You’re Never Outside the System – The Commodity Trap, and How to Avoid It
Christine rose and walked to her desk. She grabbed a document from the cluttered desktop and returned to the conference table.
“Scott, you mentioned that a salesperson can develop relationships with customers that the Internet and direct mail can’t match,” she said. “Here’s some research that agrees with you. This is a white paper from The Sales Board, the company that created the Action Selling system. It reports the results of a nationwide study of salespeople and sales executives about the very problem you’ve got: price competition.”
She turned to a page of summary findings. “Sales executives say that the Number 1 reason customers buy from their company instead of the competition is due to the customer’s relationship with a salesperson.”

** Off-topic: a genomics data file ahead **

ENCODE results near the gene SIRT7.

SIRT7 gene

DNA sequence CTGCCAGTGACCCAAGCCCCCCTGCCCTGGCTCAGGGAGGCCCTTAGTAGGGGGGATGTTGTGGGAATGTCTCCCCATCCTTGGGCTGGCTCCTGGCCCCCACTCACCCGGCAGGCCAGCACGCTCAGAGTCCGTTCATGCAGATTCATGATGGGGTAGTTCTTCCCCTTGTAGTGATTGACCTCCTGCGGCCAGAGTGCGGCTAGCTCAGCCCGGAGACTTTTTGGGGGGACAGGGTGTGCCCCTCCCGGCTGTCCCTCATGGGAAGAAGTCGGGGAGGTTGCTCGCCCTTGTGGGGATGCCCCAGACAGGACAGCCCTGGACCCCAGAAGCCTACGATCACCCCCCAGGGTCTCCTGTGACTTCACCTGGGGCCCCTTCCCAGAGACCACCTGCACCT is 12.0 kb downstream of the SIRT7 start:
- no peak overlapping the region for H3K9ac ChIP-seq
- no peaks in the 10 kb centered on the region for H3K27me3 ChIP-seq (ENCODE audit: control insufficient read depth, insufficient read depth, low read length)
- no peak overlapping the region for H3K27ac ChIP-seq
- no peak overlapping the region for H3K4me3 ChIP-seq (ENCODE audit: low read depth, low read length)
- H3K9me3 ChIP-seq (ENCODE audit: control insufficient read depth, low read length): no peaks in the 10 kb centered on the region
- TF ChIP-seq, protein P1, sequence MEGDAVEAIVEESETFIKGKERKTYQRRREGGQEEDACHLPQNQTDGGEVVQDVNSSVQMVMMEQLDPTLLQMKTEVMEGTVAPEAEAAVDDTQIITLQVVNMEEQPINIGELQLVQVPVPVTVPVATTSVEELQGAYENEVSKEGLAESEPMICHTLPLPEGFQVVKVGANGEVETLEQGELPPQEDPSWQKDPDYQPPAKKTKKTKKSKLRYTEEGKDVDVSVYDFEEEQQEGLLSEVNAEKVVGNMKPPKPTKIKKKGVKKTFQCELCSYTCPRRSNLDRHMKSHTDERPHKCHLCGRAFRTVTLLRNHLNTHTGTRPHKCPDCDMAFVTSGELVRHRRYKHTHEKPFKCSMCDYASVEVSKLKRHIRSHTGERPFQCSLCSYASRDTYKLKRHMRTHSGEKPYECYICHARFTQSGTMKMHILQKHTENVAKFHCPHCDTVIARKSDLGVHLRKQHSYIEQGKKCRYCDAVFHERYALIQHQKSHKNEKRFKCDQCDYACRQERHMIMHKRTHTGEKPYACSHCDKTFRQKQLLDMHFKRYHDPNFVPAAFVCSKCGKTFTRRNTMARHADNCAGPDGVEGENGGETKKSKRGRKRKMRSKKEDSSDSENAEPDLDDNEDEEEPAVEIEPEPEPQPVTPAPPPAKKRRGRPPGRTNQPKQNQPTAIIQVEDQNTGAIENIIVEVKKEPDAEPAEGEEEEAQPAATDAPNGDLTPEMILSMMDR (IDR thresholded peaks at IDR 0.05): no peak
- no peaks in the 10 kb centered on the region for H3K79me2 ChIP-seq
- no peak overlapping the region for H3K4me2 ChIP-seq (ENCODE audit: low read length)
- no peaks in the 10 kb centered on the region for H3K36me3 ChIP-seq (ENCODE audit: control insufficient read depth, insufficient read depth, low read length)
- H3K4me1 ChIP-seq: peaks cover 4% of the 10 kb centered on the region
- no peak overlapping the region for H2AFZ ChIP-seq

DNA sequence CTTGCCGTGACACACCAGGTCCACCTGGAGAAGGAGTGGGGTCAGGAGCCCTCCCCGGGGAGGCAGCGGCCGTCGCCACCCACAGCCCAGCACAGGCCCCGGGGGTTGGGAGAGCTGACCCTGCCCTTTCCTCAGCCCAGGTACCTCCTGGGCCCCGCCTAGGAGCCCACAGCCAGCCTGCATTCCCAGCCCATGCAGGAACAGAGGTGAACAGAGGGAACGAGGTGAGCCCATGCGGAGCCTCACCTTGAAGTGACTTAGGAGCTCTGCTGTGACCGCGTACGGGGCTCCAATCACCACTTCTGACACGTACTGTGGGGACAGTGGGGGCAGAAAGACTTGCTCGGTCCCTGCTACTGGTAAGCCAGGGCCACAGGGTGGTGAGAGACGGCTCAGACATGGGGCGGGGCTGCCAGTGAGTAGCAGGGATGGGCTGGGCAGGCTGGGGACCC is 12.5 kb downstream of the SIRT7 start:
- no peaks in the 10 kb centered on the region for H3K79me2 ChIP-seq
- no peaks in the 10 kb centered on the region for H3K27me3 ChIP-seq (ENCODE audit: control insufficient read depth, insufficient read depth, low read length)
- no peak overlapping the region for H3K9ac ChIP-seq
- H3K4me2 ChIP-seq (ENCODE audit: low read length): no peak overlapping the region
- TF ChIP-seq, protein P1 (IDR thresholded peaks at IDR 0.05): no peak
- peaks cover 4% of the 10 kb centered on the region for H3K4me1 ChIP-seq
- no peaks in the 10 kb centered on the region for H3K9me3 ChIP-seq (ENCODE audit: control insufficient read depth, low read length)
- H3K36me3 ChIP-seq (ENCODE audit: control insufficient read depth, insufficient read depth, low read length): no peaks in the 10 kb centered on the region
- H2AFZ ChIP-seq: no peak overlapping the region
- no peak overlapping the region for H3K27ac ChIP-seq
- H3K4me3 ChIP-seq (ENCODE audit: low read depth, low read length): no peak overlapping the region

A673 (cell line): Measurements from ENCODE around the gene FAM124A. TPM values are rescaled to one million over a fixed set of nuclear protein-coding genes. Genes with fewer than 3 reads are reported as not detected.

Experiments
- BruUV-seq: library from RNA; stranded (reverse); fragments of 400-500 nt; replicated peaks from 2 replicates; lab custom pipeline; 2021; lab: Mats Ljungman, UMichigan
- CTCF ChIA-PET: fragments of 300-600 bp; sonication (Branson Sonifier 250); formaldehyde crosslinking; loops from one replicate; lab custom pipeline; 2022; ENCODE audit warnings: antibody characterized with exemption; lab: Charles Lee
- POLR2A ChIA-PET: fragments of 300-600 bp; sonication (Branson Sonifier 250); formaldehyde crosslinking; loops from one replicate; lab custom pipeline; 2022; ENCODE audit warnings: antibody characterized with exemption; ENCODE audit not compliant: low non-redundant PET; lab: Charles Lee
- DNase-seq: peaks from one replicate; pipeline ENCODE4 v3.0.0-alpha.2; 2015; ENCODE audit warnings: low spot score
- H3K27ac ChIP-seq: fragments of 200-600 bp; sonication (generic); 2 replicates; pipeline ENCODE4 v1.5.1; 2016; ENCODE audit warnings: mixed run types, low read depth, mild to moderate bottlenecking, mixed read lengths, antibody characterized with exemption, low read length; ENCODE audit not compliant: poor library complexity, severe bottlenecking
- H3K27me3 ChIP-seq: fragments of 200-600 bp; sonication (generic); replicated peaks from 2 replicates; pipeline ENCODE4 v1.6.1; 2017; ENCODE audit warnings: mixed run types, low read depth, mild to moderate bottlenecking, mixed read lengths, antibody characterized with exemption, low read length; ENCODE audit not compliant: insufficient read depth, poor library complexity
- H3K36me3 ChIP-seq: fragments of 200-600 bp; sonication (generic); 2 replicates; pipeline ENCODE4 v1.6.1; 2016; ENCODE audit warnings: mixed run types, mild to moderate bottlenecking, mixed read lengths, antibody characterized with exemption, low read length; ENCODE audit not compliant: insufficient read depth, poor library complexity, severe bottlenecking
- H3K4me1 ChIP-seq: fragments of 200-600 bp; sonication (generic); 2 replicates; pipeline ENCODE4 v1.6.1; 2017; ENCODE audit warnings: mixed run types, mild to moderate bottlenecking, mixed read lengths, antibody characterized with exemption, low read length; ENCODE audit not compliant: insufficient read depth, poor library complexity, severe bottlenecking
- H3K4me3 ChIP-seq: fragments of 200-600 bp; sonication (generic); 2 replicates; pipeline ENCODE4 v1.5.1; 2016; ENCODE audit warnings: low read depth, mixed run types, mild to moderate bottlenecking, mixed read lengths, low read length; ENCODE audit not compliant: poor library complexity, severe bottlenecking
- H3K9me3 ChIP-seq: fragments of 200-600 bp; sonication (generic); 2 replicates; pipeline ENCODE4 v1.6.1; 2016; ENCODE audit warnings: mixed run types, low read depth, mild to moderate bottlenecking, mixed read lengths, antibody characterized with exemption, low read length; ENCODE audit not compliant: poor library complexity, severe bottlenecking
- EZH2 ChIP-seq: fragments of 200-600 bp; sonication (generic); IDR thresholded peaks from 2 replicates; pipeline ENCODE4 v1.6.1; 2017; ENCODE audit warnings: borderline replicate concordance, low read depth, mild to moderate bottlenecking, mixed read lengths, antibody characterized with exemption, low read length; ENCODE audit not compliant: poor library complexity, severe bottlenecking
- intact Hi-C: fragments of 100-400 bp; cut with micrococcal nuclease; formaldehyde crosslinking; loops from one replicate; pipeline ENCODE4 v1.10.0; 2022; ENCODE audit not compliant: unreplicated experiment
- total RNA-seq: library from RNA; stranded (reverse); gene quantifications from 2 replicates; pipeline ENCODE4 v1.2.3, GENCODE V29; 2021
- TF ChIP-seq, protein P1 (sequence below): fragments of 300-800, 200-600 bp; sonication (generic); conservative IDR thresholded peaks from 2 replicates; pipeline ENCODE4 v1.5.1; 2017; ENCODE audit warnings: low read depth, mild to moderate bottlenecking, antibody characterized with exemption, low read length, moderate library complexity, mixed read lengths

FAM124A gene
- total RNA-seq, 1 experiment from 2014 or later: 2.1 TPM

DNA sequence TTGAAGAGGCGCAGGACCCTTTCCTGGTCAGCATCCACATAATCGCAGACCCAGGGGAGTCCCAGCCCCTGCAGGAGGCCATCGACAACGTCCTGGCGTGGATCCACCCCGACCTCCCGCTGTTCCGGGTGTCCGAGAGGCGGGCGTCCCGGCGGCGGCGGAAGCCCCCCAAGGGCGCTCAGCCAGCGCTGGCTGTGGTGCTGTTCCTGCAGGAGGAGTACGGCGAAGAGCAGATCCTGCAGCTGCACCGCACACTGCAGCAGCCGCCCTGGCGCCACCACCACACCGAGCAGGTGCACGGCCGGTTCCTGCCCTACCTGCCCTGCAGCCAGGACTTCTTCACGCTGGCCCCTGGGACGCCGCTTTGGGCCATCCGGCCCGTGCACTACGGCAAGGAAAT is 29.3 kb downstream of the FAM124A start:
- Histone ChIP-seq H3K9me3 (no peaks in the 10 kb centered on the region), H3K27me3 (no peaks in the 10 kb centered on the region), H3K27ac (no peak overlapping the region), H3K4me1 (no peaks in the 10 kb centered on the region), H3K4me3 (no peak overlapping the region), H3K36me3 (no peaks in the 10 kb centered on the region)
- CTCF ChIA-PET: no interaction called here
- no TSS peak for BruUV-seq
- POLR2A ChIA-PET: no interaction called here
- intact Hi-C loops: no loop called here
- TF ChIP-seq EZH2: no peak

That sounded encouraging. Scott leaned forward attentively.
“But there’s a little more to it,” Christine warned. “Eighty-six percent of sales executives agree that top salespeople generate higher margins than average ones.” She looked him in the eye. “That suggests to me that top salespeople must handle price conversations differently than average ones. Wouldn’t you agree?”
No longer encouraged, Scott just nodded.
“Here are two more findings about the difference between top sales reps and average ones,” she said. “Eight out of 10 sales executives say that most of their salespeople are ineffective at dealing with price objections. And they say that the No. 1 reason why average sales reps fail to get their price is because they fail to differentiate themselves from the competition.
“It seems to me,” Christine continued, “another way to say that is that an average sales rep’s customers see his products as undistinguishable. Which means that the only difference customers are likely to see between his products and the competition’s is the price. Which means there actually isn’t a whole lot of difference between that average salesperson and a direct-mail flyer.”
Scott’s self-image as a talented, veteran sales rep was taking a beating. One word kept ringing in his ears. Average. No, not even average, he thought. It’s my territory that’s dragging the average down.